Inspired by Vocal Few's independent release, we decided that The Classic Crime should attempt it. We ended up raising almost 300% of our goal on our Kickstarter campaign, and subsequently I became extremely busy producing, mixing, marketing, and performing publicist and A&R duties for the release. It was a six month job, but it was some of the most gratifying work I've ever done in music.

Money started coming in from so many different places, and most of it wasn't a lot on it's own, but when you added it up we were able to pay our bills. Not only that, we were able to completely pay off all the debt we'd accrued over our seven years of marriage.

I ended up not being able to complete the real estate course. I was 80 hours into a 90 hour course, and I kept pushing it back until I couldn't push it back anymore. Eventually, my time to complete it had expired.

Somehow, after being on the verge of giving up music completely, I was swamped with music projects. Paying projects... the rare kind. We went from having two incomes (one being very steady), a load of debt, and no kids, to one income, a child, and no debt. 

What was seemingly impossible back in 2009 had come true, and it was around mid-2012 that we remembered our dreams from three years prior. We were filled with gratitude to God for His faithfulness. We apologized for our lack of faith, our questioning and fear and doubt. We didn't know why it happened, or how exactly, but we knew who orchestrated it.

Let me start by saying that I know we didn't deserve this blessing. However, I'd be careless not to say that I strongly believe that when we give our money in faith, when we tithe or give it towards a charitable cause, especially when it hurts, that it pleases God to take care of us

The times when we've been the most worried about money have been the times where we've been the most selfish with it. It just so happens that when we give more, it seems like we're taken care of more, not only financially but it feels like our souls are more at peace. And the funny thing is, we're still just living month to month. We're not guaranteed that it will work out. That's the fun part of faith.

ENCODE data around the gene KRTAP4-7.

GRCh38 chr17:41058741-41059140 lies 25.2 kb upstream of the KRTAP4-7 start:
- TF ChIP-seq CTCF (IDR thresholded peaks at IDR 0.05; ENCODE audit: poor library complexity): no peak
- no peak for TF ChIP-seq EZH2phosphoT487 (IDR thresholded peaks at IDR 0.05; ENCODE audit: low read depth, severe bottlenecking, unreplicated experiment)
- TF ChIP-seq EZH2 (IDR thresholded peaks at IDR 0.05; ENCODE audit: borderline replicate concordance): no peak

I also learned that I am not the Provider. I do the work He gives me to do. I am comforted by the words of Jesus in Matthew 6:26...

"Look at the birds of the air; they do not sow or reap or store away in barns, and yet your heavenly Father feeds them. Are you not much more valuable than they?"

Kristie and I feel a little like these birds.

As I write this I'm facing what looks to be an inability to pay the rent next month. Something happened where some money that I was relying on fell through, and now God only knows what the future holds. We're hoping that Vocal Few's new Tall Trees EP sells well, but the truth is there is no guarantee that it will pay our bills for the next few months. Somehow, we're still at peace. After these last couple years, we're starting to feel foolish when the fear and doubt creep in. We know better.

Our lifestyle has caused us to pray a lot more, be more generous and walk by faith, not by sight. For that, we are grateful. We've also been given incredible perspective for the things that matter in life. We've been investing more in our community and in our family, but don't think for a second we have it all figured out. We're still making plenty of mistakes. We're still deeply flawed people, regardless of our attempts to try to find the right way to do things. It is often that I fail to do what I should.